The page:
A structurally complete leaf of an angiosperm consists of a petiole (leaf stalk), a lamina (leaf blade), stipules (small structures located to either side of the base of the petiole) and a sheath. Not every species produces leaves with all of these structural components. The proximal stalk or petiole is called a stipe in ferns. The lamina is the expanded, flat component of the leaf which contains the chloroplasts. The sheath is a structure, typically at the base that fully or partially clasps the stem above the node, where the latter is attached. Leaf sheathes typically occur in Poaceae (grasses) and Apiaceae (umbellifers). Between the sheath and the lamina, there may be a pseudopetiole, a petiole like structure. Pseudopetioles occur in some monocotyledons including bananas, palms and bamboos. Stipules may be conspicuous (e.g. beans and roses), soon falling or otherwise not obvious as in Moraceae or absent altogether as in the Magnoliaceae. A petiole may be absent (apetiolate), or the blade may not be laminar (flattened). The tremendous variety shown in leaf structure (anatomy) from species to species is presented in detail below under morphology. The petiole mechanically links the leaf to the plant and provides the route for transfer of water and sugars to and from the leaf. The lamina is typically the location of the majority of photosynthesis. The upper (adaxial) angle between a leaf and a stem is known as the axil of the leaf. It is often the location of a bud. Structures located there are called "axillary".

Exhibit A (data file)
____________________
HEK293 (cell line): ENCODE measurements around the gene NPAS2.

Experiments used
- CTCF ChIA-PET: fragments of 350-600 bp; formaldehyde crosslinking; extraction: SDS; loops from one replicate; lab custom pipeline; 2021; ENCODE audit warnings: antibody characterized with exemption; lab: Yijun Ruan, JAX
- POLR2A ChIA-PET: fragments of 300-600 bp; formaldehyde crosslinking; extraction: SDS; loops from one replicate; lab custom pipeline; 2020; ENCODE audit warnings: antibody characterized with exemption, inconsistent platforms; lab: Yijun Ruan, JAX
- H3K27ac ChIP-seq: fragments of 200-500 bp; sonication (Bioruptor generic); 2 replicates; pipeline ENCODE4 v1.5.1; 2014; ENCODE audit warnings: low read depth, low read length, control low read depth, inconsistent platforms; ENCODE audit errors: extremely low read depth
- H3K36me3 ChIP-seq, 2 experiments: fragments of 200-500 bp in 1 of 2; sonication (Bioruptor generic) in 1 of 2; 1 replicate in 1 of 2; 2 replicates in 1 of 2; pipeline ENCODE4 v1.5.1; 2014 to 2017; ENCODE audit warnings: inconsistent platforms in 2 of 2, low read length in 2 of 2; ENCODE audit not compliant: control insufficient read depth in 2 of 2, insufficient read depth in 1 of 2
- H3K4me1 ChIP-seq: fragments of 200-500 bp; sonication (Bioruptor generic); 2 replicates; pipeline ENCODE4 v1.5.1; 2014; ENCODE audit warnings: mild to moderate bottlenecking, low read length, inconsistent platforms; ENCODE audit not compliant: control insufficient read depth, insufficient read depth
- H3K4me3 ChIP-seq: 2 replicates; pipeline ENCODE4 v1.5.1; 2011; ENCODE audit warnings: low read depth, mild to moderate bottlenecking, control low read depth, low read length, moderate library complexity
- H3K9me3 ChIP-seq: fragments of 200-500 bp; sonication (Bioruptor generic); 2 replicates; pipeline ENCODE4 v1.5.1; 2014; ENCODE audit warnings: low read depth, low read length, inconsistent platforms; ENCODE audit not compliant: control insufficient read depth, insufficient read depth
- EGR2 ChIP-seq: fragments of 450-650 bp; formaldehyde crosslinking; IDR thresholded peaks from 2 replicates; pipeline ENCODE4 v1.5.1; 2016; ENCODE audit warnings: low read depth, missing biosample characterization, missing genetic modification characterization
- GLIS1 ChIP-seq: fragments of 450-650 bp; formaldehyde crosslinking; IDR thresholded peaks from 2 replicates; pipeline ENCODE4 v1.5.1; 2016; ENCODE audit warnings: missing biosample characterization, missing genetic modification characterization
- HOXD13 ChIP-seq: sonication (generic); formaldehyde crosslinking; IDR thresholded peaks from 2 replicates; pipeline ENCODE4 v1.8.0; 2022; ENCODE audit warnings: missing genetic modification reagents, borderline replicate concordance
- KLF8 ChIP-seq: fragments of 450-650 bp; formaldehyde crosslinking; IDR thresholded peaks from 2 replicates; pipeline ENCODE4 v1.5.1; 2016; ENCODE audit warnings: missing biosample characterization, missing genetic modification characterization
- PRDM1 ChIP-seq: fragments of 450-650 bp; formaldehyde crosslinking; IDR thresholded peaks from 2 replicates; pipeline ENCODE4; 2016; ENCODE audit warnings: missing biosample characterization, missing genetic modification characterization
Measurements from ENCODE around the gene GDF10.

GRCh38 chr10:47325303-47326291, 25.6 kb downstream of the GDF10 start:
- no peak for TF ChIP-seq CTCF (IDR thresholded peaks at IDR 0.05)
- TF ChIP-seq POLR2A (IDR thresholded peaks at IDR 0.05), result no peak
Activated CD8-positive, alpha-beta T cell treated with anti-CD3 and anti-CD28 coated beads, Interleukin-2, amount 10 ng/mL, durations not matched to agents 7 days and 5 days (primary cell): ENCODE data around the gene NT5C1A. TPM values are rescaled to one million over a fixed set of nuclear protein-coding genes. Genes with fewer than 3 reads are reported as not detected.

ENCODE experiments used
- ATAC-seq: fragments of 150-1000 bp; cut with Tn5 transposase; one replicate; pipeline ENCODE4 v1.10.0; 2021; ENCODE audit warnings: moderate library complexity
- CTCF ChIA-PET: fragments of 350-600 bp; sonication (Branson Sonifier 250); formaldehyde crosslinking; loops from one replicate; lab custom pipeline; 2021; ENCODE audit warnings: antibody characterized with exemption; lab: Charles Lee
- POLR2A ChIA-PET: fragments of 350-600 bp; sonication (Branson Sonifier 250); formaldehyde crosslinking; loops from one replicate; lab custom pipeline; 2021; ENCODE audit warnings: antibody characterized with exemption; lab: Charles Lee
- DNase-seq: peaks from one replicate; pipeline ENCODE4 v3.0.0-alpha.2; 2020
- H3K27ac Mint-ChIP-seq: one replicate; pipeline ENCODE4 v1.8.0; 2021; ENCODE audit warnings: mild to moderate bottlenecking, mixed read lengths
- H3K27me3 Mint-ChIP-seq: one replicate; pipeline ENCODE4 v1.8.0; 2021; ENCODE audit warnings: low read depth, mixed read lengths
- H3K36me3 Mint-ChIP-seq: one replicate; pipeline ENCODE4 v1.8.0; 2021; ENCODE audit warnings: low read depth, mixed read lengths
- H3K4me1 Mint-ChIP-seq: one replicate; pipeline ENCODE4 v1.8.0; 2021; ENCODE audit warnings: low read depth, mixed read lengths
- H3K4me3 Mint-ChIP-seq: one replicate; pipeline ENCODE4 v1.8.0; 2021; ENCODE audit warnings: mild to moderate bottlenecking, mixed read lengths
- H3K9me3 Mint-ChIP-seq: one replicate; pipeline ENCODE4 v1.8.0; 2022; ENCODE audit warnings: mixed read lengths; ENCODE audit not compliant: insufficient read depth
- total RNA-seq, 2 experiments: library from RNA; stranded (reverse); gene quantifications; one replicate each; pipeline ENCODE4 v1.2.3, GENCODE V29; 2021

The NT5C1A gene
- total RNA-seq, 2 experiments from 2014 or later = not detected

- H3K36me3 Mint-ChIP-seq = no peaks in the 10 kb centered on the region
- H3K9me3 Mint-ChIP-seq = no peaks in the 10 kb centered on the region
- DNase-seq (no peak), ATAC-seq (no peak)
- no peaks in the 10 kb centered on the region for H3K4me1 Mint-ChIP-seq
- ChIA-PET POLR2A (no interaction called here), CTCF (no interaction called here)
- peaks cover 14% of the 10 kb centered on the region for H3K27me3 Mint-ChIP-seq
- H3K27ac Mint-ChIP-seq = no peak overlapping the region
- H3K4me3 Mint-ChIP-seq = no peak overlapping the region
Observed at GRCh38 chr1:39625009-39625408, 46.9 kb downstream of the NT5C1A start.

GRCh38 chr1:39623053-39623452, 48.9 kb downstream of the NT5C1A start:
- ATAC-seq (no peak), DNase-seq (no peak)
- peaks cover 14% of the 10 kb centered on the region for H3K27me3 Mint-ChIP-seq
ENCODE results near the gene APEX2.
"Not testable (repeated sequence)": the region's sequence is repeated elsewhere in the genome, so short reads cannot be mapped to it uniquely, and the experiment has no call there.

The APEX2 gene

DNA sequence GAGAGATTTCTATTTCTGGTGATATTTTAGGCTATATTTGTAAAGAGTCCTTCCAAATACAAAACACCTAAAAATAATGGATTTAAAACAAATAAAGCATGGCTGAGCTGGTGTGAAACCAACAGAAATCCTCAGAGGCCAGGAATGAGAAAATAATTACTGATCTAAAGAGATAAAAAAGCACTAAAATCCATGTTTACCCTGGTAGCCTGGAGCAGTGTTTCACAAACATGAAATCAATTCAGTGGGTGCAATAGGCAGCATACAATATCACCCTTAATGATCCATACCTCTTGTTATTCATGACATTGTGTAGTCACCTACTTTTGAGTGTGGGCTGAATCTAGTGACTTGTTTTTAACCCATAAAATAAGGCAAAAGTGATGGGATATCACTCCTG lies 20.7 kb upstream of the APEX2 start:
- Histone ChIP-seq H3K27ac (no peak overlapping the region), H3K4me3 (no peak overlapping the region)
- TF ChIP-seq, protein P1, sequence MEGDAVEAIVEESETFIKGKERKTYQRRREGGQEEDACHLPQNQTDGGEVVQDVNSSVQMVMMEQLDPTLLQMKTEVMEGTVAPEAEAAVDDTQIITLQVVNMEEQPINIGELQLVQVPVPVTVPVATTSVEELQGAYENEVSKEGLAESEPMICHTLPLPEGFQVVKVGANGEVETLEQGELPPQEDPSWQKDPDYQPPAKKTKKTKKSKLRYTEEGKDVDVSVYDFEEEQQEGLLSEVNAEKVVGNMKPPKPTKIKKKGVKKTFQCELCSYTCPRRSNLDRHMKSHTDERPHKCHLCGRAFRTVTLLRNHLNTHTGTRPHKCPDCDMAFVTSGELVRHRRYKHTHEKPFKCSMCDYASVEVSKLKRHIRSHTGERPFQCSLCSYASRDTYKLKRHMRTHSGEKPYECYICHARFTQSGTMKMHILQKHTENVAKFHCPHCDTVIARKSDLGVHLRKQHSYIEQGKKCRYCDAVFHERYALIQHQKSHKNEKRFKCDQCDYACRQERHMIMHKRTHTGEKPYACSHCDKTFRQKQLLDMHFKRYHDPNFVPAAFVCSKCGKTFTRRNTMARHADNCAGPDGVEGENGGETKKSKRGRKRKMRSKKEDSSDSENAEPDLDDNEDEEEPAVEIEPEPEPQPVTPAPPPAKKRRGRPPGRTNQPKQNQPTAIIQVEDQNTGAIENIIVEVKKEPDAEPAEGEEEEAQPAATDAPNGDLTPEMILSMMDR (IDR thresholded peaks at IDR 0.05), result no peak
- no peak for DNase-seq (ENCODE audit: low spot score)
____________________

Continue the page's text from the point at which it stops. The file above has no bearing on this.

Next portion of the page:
The epidermis is the outer layer of cells covering the leaf. It is covered with a waxy cuticle which is impermeable to liquid water and water vapor and forms the boundary separating the plant's inner cells from the external world. The cuticle is in some cases thinner on the lower epidermis than on the upper epidermis, and is generally thicker on leaves from dry climates as compared with those from wet climates. The epidermis serves several functions: protection against water loss by way of transpiration, regulation of gas exchange and secretion of metabolic compounds. Most leaves show dorsoventral anatomy: The upper (adaxial) and lower (abaxial) surfaces have somewhat different construction and may serve different functions. 2b1af7f3a8